Several weeks ago, we were made aware of the severity of unreported violations at this group of properties. Since then we have been in touch with the federal Department of Housing and Urban Development as they have begun a thorough inspection process. The conditions in many of these apartments remain absolutely unacceptable, and we are grateful to residents for raising their concerns. We encourage residents to contact the city to report their complaints and allow our inspectors to review their property because it helps us build a record of problems we can refer to. Property owners have an obligation to provide safe and secure housing, and we will be as aggressive as possible in making sure these problems are addressed effectively, HartfordKiley Gosselin, Deputy Director of Hartford’s Department of Development Services said in a statement.

Published at 9:19 PM EDT on Jul 11, 2017 | Updated at 10:36 PM EDT on Jul 11, 2017

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Residents Question Conditions in Apartments Across Hartford | NBC … – NBC Connecticut

Hartford residents speak out on unsafe, unhealthy living conditions … – FOX 61

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HARTFORD — Residents of the Clay Arsenal Renaissance Apartments in the Clay Arsenal neighborhood of Hartford gathered Tuesday at the Shiloh Baptist Church on Albany Avenue to about their deplorable living conditions, demanding change.

Complaints included mice and cockroach infestations, broken windows, mold and shoddy maintenance jobs performed by a revolving door of non-uniformed employees.

“I have caught over 25 mice,” said resident Milagros Ortiz, ticking off the list of issues she has with her apartment on Main Street in Hartford. “If the wind blows, the window falls out.”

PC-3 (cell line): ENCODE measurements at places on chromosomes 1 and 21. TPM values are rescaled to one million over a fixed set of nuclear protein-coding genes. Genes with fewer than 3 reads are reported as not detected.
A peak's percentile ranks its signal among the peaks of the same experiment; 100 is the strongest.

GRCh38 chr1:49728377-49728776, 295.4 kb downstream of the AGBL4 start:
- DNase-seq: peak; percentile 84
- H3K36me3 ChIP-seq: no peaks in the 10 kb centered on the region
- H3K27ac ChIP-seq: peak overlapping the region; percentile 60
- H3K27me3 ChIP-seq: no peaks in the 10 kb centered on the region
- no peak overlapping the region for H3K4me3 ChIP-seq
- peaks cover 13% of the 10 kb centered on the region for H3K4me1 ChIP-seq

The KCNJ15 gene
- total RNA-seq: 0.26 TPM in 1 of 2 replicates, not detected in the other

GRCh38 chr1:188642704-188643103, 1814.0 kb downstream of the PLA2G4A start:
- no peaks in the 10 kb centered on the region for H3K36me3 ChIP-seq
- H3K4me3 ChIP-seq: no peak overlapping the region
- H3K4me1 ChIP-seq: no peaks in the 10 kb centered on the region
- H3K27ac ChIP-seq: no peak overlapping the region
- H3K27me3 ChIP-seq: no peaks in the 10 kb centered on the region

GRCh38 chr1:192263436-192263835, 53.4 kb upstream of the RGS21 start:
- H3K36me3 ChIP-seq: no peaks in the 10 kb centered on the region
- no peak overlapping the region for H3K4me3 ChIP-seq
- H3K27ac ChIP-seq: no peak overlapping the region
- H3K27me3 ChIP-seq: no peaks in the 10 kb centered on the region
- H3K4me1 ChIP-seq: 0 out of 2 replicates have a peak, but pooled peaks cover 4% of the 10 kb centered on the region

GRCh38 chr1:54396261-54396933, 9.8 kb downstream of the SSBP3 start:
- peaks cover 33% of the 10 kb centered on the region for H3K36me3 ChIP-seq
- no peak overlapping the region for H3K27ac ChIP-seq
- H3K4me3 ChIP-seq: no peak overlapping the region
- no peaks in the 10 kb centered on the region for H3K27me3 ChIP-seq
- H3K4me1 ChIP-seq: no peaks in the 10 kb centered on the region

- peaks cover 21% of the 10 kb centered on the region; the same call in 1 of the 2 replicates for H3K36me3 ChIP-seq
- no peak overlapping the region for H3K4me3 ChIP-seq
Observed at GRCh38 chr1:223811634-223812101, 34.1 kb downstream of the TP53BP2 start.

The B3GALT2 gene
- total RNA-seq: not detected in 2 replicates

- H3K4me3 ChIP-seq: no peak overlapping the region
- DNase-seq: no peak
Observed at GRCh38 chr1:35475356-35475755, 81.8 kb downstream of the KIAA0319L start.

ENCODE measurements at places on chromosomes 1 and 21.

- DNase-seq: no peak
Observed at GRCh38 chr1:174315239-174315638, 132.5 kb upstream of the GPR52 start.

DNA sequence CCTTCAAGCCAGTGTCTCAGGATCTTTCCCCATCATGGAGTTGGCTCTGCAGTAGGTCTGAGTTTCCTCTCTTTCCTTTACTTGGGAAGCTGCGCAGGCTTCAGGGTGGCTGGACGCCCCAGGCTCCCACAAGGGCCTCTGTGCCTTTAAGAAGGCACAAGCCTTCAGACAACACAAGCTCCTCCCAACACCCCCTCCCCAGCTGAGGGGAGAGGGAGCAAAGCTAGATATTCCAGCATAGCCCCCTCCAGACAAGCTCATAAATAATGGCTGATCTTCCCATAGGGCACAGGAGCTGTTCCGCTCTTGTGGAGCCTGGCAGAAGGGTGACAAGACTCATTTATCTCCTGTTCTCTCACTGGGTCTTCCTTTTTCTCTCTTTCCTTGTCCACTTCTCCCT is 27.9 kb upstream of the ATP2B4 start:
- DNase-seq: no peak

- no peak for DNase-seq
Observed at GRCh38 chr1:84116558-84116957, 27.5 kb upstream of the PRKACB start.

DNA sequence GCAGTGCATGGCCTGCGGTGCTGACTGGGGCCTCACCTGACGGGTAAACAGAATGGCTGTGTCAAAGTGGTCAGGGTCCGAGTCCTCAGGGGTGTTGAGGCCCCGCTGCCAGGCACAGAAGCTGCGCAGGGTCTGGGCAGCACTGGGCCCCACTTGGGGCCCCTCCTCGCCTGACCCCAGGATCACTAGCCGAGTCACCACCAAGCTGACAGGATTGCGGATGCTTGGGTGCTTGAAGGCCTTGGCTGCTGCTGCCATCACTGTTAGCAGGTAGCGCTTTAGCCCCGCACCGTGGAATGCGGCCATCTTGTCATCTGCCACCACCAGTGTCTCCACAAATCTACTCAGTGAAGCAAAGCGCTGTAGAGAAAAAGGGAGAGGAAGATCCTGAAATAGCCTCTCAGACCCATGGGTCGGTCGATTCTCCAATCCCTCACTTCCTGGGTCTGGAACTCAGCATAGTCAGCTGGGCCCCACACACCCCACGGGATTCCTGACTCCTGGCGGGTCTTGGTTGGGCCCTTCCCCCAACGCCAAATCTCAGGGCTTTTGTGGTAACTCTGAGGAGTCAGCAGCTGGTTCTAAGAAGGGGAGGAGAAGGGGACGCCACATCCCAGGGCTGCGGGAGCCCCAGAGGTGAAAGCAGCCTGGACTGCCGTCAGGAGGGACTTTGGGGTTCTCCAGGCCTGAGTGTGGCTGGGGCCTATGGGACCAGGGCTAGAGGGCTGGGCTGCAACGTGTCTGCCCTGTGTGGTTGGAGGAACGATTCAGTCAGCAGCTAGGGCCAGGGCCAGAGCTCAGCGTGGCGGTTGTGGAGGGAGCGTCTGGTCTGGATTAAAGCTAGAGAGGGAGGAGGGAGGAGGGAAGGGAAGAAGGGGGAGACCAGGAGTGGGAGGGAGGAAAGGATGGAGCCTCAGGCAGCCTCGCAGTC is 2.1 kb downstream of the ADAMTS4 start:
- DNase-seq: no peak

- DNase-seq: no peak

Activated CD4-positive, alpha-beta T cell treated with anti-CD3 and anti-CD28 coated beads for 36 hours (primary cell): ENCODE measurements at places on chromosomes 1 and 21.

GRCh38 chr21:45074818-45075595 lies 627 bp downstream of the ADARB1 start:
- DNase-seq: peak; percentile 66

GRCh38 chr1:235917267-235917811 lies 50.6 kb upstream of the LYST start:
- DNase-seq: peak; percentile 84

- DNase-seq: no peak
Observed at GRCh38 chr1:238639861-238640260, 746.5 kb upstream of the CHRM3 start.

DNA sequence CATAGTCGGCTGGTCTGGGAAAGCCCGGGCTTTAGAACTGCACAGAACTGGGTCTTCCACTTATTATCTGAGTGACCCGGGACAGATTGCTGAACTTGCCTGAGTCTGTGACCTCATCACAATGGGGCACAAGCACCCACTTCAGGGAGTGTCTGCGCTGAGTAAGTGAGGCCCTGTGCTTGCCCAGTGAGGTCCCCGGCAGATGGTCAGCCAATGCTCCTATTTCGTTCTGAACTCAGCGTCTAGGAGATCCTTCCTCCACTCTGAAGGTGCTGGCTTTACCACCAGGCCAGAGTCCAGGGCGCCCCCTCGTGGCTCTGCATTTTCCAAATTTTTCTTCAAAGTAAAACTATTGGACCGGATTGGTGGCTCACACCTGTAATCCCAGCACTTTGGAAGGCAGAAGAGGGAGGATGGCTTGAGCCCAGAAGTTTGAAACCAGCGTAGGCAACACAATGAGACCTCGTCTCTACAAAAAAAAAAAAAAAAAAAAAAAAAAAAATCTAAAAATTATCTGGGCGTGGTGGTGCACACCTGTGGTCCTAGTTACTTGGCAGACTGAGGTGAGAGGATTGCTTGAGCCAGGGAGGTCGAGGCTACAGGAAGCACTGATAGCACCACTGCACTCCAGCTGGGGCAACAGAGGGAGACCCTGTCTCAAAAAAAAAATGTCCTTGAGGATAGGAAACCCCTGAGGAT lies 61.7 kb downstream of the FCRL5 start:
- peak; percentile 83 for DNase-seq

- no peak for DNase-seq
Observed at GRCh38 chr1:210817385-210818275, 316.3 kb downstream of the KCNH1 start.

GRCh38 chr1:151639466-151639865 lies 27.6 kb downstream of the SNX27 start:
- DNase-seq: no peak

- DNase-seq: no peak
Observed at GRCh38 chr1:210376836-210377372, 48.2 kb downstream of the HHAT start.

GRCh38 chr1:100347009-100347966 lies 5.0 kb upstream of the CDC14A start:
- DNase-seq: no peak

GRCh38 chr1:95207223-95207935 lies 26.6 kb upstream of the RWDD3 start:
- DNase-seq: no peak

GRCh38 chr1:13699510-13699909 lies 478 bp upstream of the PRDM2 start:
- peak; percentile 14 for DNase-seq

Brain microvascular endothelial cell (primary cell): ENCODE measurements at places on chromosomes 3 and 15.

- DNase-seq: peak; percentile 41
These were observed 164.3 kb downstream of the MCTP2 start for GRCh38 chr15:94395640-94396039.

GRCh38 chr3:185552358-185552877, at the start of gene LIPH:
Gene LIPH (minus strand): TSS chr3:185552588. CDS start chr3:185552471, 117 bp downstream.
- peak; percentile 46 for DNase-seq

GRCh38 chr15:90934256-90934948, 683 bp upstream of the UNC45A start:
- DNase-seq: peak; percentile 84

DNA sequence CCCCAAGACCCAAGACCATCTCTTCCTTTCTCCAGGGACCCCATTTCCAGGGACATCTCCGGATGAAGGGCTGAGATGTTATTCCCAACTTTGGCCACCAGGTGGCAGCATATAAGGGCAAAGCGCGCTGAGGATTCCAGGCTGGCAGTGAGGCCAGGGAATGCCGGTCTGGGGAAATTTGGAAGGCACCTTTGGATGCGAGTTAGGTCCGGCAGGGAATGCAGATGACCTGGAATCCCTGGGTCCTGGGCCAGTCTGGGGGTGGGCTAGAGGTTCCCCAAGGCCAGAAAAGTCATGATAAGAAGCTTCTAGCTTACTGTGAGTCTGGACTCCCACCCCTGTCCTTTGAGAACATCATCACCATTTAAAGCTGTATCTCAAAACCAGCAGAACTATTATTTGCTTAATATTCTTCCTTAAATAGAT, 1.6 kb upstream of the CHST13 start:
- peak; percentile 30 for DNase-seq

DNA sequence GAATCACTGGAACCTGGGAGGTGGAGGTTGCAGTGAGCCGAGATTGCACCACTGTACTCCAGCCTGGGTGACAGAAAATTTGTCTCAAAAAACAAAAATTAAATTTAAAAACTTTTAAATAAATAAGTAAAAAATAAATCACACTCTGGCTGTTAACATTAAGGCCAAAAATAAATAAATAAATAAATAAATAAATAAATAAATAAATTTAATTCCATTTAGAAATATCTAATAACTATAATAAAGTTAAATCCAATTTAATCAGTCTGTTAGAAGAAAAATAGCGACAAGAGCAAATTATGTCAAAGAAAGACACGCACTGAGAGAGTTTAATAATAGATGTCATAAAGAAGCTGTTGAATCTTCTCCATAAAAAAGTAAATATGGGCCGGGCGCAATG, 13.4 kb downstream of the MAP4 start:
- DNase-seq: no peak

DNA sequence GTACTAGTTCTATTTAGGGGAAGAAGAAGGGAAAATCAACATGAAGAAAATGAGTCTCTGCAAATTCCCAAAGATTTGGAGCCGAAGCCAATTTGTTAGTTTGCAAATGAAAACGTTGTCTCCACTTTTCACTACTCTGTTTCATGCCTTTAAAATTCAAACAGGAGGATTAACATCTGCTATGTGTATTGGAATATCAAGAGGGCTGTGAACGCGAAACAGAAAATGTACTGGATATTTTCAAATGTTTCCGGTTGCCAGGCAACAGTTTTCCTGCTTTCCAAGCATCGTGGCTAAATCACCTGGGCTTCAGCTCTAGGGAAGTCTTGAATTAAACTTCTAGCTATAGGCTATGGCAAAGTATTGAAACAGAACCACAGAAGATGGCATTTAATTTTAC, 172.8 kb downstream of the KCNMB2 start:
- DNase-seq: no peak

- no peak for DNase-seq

“There are broken tiles in front of the tub, which my son has cut his feet on coming out of the tub,” said Hartford resident Joshua Serrano.

Their apartments are justsome of the 150 unitsin Hartford owned by Emmanuel Ku.

Ku has received numerous citations for the 25 buildings he owns in Hartford, as well as thousands of housing code violations in New York City.

Housing and Urban Development, better known as HUD, has apologized. “The first thing I need to do is apologize, and on behalf of HUD, say we’re sorry,” said Joe Crisafulli, a HUD director out of Boston. “The stories that I’ve heard about are as far away from acceptable HUD housing as I’ve heard in my 29 years at HUD,” said Crisafulli.

“On behalf of HUD, we will be at your side until we resolve these issues,” said Suzanne Piacentini, director of the Hartford HUD field office.

HUD says it is now working to collect complaints from residents, conduct inspections and check with the city for open code violations. HUD is currently awaiting the results of an extensive inspection into the properties.

FOX61 received the following statement from Mr. Ku’s company, Ah Min Holding: